By Toni Molinari, CPA, CIA, MBA
Cash management services for commercial customers are an expanding area in most financial institutions and can be used strategically to attract deposits and as a means of building and retaining customer relationships.
Most community banks live off the spread between the money they pay on deposits and the interest they receive on outstanding loans, and until recently, have not focused on offering commercial cash management products. However, with mortgage rates at record lows and NIMs continuing to compress, community banks are rediscovering cash management products and the associated commercial deposits as a low cost source of funding and a means to increase revenues. Community banks may successfully use cash management products to diversify fee income, reduce deposit costs, increase profits, build and retain commercial customer relationships, and relieve deposit migration concerns. However, institutions need to understand the risks involved in offering cash management products and implement appropriate controls to effectively manage those risks to ensure success of the program.
Institutions should develop comprehensive risk assessments for their cash management programs to identify and manage risks and set risk management objectives consistent with their risk tolerance. The risk assessment should be periodically revaluated for changes within the cash management program and the external environment. Risks inherent in cash management programs include credit risk, liquidity risk, operational risk, and fraud risk.
Credit risk is an important consideration in offering cash management products due to the short-term extension of credit involved in cash management products such as ACH and remote deposit capture. Credit risk arises as the institution clears, settles, and records payments and other financial transactions and must be managed. Each customer’s financial condition should be evaluated at least annually to ensure the bank isn’t unknowingly extending credit to a less than credit worthy customer and to reduce the risk of loss to the Bank. Customers known to be experiencing financial hardship, such as those with past due commercial loans, should be evaluated more frequently. The ability to place transaction limits on customers, systematically monitor cash management activity, and receive alerts when a customer attempts to exceed a limit are effective methods for mitigating credit risk.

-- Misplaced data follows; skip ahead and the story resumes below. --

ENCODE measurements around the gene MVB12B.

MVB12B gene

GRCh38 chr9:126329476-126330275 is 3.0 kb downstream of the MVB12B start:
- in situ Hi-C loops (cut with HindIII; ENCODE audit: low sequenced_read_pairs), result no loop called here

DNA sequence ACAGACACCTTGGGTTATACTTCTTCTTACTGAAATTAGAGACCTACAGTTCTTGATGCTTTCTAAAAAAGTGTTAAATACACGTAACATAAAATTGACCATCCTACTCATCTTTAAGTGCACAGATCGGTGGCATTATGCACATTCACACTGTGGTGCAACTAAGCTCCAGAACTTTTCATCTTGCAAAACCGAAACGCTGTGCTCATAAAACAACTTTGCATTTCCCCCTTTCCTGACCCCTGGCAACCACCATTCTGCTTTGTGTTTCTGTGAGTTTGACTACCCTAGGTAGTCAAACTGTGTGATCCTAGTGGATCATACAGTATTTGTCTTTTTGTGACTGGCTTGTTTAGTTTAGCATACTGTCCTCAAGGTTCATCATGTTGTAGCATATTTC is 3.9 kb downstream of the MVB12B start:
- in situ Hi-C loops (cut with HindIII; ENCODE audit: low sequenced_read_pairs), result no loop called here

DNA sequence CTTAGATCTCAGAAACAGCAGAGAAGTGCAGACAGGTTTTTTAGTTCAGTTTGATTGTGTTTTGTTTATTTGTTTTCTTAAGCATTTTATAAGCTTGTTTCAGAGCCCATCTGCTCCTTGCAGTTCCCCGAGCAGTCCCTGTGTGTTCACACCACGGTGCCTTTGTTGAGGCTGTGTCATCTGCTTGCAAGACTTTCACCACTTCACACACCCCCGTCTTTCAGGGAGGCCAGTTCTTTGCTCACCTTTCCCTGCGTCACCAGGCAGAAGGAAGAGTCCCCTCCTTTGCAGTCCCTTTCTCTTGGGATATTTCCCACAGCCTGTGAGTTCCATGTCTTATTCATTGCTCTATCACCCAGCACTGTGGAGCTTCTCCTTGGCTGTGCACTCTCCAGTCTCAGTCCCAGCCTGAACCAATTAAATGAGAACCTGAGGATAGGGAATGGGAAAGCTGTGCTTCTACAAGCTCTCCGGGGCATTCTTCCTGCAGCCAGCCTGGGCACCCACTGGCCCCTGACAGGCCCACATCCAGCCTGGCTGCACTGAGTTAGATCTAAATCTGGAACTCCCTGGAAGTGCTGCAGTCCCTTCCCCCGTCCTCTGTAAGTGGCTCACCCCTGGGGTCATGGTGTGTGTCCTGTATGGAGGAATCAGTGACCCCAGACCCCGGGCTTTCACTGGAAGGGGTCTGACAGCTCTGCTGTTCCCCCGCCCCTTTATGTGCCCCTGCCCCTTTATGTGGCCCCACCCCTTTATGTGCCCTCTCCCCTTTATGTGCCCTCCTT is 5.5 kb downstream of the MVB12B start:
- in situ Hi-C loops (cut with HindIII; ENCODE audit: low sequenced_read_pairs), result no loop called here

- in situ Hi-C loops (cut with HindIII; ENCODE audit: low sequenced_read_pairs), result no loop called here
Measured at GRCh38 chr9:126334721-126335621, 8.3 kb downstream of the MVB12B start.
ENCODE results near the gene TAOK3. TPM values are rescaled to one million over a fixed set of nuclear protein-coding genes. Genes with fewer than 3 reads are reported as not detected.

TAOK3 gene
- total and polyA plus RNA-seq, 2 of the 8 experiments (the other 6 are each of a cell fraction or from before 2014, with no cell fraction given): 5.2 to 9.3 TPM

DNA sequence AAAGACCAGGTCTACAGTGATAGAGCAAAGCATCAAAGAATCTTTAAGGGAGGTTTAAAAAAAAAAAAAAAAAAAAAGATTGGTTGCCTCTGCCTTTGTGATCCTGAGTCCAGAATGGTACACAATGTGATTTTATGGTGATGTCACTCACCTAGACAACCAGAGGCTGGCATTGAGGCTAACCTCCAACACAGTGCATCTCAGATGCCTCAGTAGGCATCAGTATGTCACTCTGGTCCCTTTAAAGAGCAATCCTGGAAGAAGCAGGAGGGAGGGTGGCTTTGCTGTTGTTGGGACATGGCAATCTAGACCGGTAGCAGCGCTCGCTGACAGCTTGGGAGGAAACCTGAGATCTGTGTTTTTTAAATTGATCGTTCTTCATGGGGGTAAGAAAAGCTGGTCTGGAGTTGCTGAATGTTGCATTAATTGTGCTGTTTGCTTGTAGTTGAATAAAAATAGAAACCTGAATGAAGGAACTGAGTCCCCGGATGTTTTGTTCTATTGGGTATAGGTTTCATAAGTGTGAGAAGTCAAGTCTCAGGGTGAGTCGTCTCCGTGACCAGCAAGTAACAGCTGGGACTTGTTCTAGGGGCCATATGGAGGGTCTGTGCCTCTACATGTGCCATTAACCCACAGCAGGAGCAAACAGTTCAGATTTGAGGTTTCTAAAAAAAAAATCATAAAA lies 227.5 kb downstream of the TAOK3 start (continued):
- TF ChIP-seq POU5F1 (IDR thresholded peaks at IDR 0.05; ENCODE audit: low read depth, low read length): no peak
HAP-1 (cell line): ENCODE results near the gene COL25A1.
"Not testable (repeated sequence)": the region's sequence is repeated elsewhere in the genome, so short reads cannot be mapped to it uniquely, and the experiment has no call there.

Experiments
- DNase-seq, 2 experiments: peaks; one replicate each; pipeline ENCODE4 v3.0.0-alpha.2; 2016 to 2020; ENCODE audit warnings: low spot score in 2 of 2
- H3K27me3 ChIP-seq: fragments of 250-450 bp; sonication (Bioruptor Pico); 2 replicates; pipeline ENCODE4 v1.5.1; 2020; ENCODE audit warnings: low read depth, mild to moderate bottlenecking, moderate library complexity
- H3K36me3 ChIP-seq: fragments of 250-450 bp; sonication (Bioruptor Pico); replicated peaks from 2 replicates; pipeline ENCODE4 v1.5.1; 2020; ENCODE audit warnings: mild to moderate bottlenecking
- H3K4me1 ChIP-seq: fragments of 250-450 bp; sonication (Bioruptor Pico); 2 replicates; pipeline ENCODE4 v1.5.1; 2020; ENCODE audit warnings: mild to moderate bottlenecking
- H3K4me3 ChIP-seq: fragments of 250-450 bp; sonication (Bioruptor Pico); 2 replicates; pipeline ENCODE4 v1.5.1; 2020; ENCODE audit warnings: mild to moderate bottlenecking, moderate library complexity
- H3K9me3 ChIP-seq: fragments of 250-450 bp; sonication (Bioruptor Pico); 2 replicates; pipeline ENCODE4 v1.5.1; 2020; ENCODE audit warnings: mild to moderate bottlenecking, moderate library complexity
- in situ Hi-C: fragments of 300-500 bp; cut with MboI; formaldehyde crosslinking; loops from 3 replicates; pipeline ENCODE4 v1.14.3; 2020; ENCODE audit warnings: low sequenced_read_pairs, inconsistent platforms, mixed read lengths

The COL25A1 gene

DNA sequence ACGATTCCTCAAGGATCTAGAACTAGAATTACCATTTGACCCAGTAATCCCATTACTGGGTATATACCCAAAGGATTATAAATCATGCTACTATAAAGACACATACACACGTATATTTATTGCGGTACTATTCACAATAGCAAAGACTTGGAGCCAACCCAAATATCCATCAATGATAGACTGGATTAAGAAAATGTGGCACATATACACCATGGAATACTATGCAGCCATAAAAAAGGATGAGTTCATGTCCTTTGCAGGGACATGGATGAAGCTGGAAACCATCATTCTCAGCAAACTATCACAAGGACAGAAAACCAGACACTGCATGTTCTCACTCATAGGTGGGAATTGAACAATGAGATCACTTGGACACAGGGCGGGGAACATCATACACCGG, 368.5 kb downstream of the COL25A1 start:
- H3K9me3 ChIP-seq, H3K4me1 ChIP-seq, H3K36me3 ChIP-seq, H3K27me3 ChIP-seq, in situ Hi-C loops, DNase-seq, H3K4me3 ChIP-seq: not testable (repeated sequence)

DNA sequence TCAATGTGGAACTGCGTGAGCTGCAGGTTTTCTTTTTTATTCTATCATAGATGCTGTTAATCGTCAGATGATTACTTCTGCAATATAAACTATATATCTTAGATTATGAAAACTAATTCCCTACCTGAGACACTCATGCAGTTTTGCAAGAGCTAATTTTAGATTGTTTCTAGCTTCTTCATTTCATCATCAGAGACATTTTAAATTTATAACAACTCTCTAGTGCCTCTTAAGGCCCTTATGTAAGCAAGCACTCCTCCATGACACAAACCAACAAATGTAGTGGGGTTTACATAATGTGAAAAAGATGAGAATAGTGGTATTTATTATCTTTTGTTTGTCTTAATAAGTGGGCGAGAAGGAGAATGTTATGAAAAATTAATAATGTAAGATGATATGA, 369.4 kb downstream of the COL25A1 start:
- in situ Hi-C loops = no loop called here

Operational challenges to successfully offering cash management products include training staff to market cash management products. Branch personnel and loan officers should be educated on cash management products and trained to identify customers that would benefit from using such services. They also should be knowledgeable about the products to educate customers on how cash management services may benefit them. Customers biggest concerns are the security of cash management products such as business online banking, wires, and ACH originations. Staff knowledgeable of the bank’s security program and protections within the business online banking system may help put customers’ fears at ease.
Payments frauds involving core cash management products- business online banking, wires, and ACH, have been steadily increasing each year. Fraudsters’ methods are continually evolving and are becoming more and more sophisticated each year. Institutions need to perform comprehensive fraud risk assessments of their cash management products at least annually and should adjust their controls in response to newly identified risks.
Customer awareness and education is also an essential component in preventing cash management fraud. Institutions must continually educate their customers on recent trends in cash management fraud so they may help in identifying and preventing potential attacks.
Cash management agreements with customers should be periodically reviewed and updated to ensure they evolve with cash management program, limit the Bank’s liability, and are reflective of the Bank’s current products and security processes. For example, agreements that reference old cut off times or allow payments to be transferred via email or fax request when the Bank no longer permits email and fax requests may result in a customer service issue or in a liability issue for the Bank in the event of a fraud incident. Additionally, payments initiated by email and fax should be limited to an exception only basis and consistent with the institution’s insurance policy.
The opportunity to boost revenues through cash management certainly exists, but to do so at a profit requires managing the evolving risks and continuously reviewing controls to ensure they are adequate and effective.
M&M performs comprehensive cash management risk assessments and audits of cash management services.